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Review: ‘Bite’ satisfies despite an opening that’s hard to swallow

Elma Begovic in horror movie "Bite."
(Scream Factory Films / Black Faw)

Rarely does a horror movie recover as well from a rough start as Chad Archibald’s “Bite” does. After an opening 10 minutes that promises something depressingly mediocre, the film takes a turn to the atmospheric and gruesome, and winds up being one of the year’s more provocative shockers.

Elma Begovic stars as Casey, a nervous bride-to-be who lives in the same ritzy building as her workaholic financier fiancé and his domineering, disapproving mother-in-law. Already unsure if she wants to be some money-manager’s submissive hausfrau, Casey takes one last wild vacation with her girlfriends — where she gets bitten by a strange creature that slowly transforms her into an acid-spitting, egg-laying bug-thing.

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Archibald and his co-writer Jayme Laforest set up the story via a clumsy “found footage” sequence filled with unnatural backstory-establishing dialogue and sexist stereotypes. And truth be told, “Bite” never fully gets beyond its narrow framing of women as shrews, harlots, and backstabbers.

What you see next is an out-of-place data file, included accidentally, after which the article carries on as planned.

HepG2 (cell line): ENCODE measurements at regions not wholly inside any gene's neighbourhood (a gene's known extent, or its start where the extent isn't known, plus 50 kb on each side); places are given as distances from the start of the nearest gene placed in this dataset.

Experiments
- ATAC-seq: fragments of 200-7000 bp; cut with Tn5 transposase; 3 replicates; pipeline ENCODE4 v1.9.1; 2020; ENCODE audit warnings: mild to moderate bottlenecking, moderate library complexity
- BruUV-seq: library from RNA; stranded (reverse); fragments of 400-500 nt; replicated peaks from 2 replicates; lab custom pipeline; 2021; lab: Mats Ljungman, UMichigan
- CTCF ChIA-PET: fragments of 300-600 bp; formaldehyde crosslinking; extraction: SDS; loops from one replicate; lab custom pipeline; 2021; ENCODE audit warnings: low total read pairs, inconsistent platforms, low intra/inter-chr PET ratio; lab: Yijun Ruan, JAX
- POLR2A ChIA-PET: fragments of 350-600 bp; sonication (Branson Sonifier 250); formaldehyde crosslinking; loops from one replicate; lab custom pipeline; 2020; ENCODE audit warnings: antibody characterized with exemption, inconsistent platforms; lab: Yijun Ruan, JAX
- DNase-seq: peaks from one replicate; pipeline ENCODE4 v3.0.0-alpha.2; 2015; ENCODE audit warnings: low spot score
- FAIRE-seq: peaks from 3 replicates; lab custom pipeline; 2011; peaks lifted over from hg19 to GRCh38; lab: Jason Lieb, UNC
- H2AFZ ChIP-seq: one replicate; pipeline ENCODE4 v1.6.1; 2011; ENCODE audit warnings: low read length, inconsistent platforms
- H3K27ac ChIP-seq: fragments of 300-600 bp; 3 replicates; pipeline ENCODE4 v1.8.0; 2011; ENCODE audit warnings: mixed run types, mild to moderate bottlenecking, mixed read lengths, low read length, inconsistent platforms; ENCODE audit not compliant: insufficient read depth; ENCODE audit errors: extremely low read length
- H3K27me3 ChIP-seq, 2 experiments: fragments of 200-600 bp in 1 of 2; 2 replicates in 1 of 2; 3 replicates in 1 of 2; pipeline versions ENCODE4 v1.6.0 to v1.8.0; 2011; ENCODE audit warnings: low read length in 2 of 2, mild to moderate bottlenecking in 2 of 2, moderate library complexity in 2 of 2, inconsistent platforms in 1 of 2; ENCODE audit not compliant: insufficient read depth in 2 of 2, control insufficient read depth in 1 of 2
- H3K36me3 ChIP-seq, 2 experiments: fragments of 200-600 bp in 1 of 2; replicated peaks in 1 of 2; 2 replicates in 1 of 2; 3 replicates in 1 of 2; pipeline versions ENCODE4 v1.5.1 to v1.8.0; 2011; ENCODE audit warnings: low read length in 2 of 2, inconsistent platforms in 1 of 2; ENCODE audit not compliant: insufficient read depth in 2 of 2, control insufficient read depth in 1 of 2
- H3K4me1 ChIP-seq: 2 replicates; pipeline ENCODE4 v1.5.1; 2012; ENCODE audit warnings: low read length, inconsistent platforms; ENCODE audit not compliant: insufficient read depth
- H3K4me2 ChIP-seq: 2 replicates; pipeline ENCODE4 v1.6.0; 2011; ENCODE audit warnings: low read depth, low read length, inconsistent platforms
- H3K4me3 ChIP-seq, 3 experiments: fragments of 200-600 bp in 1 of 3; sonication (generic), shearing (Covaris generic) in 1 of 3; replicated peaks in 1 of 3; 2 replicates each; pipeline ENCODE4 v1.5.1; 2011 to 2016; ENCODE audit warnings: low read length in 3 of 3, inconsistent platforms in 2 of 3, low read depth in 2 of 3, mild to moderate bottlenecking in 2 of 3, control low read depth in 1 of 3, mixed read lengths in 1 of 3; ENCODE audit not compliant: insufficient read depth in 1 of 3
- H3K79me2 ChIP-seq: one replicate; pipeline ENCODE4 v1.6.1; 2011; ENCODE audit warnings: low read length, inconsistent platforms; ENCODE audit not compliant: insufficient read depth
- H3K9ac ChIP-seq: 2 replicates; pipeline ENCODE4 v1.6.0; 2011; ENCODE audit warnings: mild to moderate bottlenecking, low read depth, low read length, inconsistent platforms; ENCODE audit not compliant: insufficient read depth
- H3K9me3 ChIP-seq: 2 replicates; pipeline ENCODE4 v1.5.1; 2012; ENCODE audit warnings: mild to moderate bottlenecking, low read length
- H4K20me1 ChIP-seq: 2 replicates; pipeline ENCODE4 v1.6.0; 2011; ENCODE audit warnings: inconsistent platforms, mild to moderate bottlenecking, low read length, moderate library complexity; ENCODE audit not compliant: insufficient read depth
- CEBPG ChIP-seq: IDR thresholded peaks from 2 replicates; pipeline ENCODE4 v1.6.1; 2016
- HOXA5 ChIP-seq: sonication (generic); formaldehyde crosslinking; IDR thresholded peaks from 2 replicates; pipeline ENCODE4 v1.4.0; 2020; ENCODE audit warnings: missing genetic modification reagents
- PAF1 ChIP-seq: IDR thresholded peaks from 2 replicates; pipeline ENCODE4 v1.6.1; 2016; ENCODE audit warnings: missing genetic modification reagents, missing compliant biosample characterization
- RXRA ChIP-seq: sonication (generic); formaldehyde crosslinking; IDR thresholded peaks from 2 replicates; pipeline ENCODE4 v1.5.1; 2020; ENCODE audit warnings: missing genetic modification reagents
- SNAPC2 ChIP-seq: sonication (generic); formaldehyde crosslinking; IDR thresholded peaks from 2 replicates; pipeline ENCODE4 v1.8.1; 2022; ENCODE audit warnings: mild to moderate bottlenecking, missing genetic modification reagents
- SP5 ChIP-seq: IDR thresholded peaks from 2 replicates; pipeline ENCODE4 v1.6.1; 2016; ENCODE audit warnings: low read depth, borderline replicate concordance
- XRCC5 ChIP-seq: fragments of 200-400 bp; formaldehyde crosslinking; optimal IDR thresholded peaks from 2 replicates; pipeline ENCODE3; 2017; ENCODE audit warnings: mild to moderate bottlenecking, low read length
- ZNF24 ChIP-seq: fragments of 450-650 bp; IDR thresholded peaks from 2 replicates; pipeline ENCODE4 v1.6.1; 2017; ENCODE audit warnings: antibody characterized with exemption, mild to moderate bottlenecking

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Thankfully, once Carey gets back from her trip, Archibald shifts the style. The found footage approach disappears. The dialogue is reduced to a minimum. And the film becomes more gothic as the heroine/monster haunts her own shadowy apartment.

“Bite” may also have something to say about one woman’s fear of her own femininity — from her sexual desire to her reproductive power. If so, the movie doesn’t articulate it well.

But ultimately that’s OK, because Archibald successfully penetrates the subconscious. The images of Casey’s skin slipping off during sex—or her dropping hundreds of tiny pink spheroids from her uterus—is delightfully, disgustingly memorable, regardless of its meaning.

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“Bite”

Not rated

Running time: 1 hour, 28 minutes.

Playing: Laemmle Monica Film Center, Santa Monica

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